From the RTD:
Grass in medians and parks around Richmond is approaching a foot tall and higher, and city officials are telling residents they should not expect it to be cut anytime soon.
“We’re woefully behind,” said deputy chief administrator John Buturla, citing budget cuts that will be in effect until the new fiscal year starts in July. “We ask people to be patient. Between now and July 1, we’re really going to be in a critical situation.”
[ . . . . ]
Playgrounds, lawns around city buildings and Richmond Public Schools facilities will receive somewhat more attention. But Bobby Vincent, the department’s deputy director, said there’s no way he can meet what he referred to as an “acceptable public perception.”
[ . . . . ]
Buturla noted that rain over the past week has not helped the situation. But he attributed the problem to the council’s decision last year to cut $9 million in funding for vacant positions across city departments to increase the Richmond Public Schools’ operating budget. That included $2.7 million cut from public works, which had historically been used to hire temporary seasonal help to assist with grounds maintenance.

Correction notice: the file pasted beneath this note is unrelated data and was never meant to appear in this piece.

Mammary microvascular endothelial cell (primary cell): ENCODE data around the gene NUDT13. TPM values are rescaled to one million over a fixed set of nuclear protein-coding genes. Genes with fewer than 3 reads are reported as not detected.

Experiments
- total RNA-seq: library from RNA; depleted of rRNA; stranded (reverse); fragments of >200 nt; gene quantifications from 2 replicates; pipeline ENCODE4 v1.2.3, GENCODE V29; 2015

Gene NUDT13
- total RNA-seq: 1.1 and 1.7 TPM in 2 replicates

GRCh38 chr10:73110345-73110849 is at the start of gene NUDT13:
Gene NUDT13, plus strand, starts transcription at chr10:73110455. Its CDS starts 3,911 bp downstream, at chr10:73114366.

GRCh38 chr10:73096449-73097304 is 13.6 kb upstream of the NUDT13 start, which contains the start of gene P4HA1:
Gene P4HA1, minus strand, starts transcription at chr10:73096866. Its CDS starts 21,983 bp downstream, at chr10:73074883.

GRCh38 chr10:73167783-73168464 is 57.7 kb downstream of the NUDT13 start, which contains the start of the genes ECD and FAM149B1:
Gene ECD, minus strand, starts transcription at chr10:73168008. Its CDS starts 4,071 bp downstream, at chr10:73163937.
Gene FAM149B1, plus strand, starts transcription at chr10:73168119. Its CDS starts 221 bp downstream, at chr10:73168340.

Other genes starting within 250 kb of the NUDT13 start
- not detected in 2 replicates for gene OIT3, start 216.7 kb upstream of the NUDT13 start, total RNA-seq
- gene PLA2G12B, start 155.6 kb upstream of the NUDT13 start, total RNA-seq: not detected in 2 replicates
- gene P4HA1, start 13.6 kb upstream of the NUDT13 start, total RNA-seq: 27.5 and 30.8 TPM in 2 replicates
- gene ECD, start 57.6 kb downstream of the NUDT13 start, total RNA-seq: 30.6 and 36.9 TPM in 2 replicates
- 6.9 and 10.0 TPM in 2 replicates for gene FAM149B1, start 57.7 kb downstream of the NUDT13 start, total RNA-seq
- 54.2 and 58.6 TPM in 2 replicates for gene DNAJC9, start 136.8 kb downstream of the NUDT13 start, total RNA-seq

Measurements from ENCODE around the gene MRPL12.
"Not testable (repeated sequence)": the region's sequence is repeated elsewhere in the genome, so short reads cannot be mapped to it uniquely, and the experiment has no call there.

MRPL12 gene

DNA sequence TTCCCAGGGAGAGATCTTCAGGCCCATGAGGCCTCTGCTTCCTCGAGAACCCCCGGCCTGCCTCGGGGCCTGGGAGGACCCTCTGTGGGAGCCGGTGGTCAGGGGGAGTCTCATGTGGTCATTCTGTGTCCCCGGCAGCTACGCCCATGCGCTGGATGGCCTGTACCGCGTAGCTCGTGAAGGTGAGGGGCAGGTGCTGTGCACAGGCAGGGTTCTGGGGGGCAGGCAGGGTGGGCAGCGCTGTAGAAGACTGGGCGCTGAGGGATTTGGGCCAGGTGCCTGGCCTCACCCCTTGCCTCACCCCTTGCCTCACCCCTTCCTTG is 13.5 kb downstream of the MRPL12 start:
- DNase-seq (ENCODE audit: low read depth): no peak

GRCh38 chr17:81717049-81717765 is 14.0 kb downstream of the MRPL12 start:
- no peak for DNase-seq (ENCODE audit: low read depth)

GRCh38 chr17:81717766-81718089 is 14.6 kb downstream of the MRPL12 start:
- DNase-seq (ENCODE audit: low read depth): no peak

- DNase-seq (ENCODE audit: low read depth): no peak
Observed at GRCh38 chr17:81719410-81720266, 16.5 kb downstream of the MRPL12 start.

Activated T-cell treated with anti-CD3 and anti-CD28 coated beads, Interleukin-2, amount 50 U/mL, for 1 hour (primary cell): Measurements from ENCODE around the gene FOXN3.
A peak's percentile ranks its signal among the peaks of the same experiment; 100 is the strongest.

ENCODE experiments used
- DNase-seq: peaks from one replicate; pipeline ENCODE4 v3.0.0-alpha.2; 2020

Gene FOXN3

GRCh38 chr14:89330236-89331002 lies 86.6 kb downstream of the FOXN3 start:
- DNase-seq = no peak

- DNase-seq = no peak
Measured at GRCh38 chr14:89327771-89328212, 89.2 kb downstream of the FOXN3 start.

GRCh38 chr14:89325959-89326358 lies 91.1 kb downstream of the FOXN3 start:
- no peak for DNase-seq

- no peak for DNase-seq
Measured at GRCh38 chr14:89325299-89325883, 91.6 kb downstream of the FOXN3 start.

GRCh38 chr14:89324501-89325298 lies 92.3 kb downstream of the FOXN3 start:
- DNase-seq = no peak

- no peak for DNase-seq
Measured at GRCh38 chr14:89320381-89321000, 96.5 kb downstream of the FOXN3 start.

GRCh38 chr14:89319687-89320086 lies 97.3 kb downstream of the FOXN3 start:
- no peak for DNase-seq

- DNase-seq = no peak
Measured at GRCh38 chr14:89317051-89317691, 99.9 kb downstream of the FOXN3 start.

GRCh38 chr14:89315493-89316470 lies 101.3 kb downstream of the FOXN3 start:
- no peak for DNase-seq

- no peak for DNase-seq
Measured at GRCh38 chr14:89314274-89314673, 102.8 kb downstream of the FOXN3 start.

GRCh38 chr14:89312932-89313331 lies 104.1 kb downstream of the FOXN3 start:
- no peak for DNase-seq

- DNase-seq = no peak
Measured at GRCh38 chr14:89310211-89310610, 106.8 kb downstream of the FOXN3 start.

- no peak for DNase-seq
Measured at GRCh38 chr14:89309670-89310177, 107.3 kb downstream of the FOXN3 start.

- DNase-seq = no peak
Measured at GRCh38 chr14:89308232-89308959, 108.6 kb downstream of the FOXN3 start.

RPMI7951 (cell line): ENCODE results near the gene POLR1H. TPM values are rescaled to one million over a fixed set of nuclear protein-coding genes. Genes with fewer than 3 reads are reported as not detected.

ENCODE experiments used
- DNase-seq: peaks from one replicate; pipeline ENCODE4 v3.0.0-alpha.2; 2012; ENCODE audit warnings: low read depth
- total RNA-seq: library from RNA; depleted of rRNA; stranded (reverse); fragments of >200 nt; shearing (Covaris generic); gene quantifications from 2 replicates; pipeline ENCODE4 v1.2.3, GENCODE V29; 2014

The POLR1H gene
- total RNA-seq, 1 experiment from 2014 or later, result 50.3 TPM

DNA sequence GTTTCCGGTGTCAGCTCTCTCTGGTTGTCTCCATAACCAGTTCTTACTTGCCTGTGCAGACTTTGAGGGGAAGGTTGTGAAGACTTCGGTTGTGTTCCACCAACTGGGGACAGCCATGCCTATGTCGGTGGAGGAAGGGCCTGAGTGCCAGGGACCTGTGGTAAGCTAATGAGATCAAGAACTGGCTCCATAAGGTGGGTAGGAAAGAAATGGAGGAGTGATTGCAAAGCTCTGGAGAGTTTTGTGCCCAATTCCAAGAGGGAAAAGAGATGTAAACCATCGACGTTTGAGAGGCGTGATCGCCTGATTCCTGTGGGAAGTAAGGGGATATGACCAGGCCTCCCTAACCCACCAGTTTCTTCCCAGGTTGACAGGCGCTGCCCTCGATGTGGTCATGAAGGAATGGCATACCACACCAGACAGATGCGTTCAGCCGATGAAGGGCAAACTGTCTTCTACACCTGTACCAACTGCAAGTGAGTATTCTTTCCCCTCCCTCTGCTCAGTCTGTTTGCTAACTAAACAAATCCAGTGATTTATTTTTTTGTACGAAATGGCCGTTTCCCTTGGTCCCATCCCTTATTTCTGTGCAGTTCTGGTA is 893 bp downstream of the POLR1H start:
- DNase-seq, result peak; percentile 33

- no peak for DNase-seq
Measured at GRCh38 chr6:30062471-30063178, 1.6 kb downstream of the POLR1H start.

That’s left the city with 21 employees cutting grass, less than half the number of workers typically assigned, according to Vincent.
“(The City Council) took bold steps in order to provide funding for schools,” Buturla said. “We understand that. We’re living within our means.”
Vincent said the situation should improve in July, when additional funds will become available with the beginning of the new fiscal year, for which the City Council already agreed to provide a $300,000 boost to the department.
Original Article: http://www.richmond.com/news/local/city-of-richmond/article_a26af651-9a1d-524c-a963-7ba8dacccb33.html
From Thad Williamson, Director of the Mayor’s office for Community Wealth Building, on the JBC PTA Facebook group:
“. . . John B. Cary showed improvements in every area compared to 2013-14:
- Reading pass rate increased from 63% to 72%;
- History and Social Sciences from 73% to 92%;
- Math from 84 to 93%;
- Science from 71% to 74%.
As a comparison at Fox,
- reading pass score was 85%;